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What’s the most polluted ocean?

Around three quarters (71%) of the Earth’s surface is water. Even though the ocean does not have borders, it is classified into five different areas: the Pacific, Atlantic, Indian, Southern (Antarctic) and Artic oceans.  Every area of the ocean is polluted, and according to a study made by the Ocean Cleanup Foundation, even though there is also glass and wood in the sea, 99.9% is plastic. Around 10 million tons of plastic and other kind of waste entered the ocean only in 2010. 
The most polluted ocean is the Pacific with 2 trillion plastic pieces and one third of the plastic found in this ocean circulates in the North Pacific Gyre. An ocean gyre is a large system of circular ocean currents formed by global wind patterns and forces of the Earth’s rotation. The center of the gyres is stable, so the circular motion draws debris into the center where it gets trapped. 
This North Pacific gyre brings the garbage between Japan and the United States and forms the Great Pacific Garbage Patch. Most of the debris (80%) in it come from land-based activities in North America and Asia, while 20% comes from the waste directly thrown to the ocean by boats, ships, etc. Most of this are fishing nets. A garbage patch is not only floating plastic bottles and bags, but millions and millions of micro plastic pieces as well. This is the result of using non-biodegradable plastic, that finds its way to the sea and there with the sun exposure, breaks into tinier pieces, which they usually can’t be seen by the naked eye. Sometimes they look like a white screen on the surface. It is also important to know that according to National Geographic, 70% of the marine debris actually sinks to the bottom of the ocean. Some of the debris have been actually found in the Mariana Trench, the deepest point of the ocean.

 

The second most polluted ocean is the Indian with 1.3 trillion plastic pieces, mostly found in the Indian Ocean garbage patch. This is due to the river mouths of two of the 10 most polluted rivers in the world going directly to the Indian Ocean, the Indus and Ganges. We have all read about some consequences of the pollution of the ocean, for example the turtles that drown due to plastic bags in their necks, etc. Nonetheless, the damage goes much further and affects us directly. The plastic that fishes eat releases chemicals that are absorbed by their fat and muscles that we later eat in our favorite seafood dish. Scientists have found micro plastics in 114 marine species, and more than half are part of our regular diet.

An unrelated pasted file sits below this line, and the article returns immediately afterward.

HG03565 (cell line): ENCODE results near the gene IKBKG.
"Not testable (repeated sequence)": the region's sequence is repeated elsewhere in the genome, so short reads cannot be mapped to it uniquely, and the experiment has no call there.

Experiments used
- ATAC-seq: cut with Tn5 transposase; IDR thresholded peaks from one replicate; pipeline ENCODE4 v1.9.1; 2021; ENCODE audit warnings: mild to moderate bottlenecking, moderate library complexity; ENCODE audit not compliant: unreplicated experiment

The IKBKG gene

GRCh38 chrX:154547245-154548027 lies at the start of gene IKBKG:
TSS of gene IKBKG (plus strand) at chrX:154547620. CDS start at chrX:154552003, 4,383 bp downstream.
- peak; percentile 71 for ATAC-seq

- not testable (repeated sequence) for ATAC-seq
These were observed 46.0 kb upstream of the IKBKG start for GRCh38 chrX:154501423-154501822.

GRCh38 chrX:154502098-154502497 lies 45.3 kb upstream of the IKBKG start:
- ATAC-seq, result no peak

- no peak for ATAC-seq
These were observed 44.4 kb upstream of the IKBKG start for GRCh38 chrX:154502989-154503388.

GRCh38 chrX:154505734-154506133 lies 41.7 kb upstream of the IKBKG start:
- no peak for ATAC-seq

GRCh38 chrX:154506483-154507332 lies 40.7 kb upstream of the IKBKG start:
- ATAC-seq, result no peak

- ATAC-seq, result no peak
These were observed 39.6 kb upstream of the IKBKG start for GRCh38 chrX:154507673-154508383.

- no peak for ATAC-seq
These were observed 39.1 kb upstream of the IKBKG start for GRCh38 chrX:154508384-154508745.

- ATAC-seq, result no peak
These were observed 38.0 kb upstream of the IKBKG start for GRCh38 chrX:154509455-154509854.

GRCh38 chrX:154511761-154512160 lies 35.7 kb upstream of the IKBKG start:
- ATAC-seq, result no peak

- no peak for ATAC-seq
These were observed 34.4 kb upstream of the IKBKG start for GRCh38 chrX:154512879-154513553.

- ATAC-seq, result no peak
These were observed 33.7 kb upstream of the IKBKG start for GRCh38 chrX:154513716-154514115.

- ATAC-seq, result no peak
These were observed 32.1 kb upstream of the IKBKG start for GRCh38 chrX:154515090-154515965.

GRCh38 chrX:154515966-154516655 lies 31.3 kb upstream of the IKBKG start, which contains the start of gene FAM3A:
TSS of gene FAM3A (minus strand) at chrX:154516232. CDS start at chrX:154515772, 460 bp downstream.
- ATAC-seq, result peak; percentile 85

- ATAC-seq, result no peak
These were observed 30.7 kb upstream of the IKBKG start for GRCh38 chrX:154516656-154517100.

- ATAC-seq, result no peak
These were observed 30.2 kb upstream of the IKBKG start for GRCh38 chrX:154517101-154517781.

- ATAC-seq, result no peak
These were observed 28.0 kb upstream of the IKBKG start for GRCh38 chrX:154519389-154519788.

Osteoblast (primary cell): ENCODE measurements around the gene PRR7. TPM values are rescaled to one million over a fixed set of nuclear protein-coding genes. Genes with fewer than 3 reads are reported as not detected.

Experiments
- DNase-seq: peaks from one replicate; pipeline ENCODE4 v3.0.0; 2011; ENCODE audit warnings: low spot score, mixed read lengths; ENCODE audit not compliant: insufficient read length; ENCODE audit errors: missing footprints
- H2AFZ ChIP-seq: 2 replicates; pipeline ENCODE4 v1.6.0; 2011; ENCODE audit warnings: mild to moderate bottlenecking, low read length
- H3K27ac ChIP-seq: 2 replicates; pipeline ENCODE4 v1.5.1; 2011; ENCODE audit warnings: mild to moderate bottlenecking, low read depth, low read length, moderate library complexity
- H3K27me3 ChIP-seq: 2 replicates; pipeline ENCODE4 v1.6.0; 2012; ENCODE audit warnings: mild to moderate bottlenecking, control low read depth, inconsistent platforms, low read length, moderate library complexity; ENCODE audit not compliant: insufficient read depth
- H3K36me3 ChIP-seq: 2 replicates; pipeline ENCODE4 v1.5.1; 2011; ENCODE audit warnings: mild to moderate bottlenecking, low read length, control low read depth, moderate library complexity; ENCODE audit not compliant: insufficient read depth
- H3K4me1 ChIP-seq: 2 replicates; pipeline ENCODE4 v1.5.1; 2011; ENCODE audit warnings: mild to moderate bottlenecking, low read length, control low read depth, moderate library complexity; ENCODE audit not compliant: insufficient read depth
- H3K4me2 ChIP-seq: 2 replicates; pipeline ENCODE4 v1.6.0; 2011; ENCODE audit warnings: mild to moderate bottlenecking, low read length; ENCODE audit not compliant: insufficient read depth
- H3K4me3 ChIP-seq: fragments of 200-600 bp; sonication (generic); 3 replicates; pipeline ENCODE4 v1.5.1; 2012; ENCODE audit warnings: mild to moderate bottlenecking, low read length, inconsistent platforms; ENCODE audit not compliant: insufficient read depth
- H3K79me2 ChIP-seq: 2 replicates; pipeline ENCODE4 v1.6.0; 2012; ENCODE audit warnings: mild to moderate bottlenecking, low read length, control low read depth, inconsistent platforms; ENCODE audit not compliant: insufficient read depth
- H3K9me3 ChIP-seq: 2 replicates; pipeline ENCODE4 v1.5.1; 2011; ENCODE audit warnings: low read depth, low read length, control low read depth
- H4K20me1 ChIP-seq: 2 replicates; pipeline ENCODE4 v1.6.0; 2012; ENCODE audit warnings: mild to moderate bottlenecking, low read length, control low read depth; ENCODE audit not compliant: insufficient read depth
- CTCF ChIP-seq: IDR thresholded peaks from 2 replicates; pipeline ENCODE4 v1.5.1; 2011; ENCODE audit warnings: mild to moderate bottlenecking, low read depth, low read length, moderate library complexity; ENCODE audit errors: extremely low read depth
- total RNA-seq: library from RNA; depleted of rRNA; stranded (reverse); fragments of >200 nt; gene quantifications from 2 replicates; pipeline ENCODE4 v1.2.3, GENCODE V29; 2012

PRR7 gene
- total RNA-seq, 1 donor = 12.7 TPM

On the other hand, the shade formed by the micro plastics on the surface, blocks the sunlight from coming to the plankton and algae. The sunlight is necessary for them to produce their own nutrients. Without this, the plankton and algae are threatened, hence the whole food chain changes. As this means the fishes will have less food, there will be less fish, making it more expensive for people. The less polluted oceans are the South Pacific and South Atlantic, because the human activity is more limited. Both are located in the southern hemisphere which are less populated.  

 

This shows that the future of plastic in our ocean will be determined by the way we handle plastic on land. Plastic production and consumption are predicted to double over the next 10 years. That means that if we don’t do something now, we could be facing 250 million metric tons in less than 10 years. The good thing is that, as the plastic pollution is a people problem, people can also solve it. And the best way of fighting this problem is prevention, by limiting or eliminating the use of plastic.


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The Clean Beach Initiative was founded by the yoga brand „Southern Shores“. “Southern Shores” sells sustainable and 100% plastic free yoga products. However we realized that only preventing new waste from entering the environment by selling sustainable yoga products is not enough. This is why the Clean Beach Initiative was founded. We started by conducting beach clean-ups in Barcelona/Spain, and are currently planning clean-ups in Hamburg/Germany and in Reykjavik/Iceland. Our clean-ups in Barcelona have already gained phenomenal traction and each Saturday many dedicated volunteers help us to cleanup the Barceloneta beach. Everyone is highly welcome to join our beach cleanups in Barcelona. We are also very happy about people that want to help us organizing our upcoming clean-ups in Hamburg/Germany and Reykjavik/Iceland.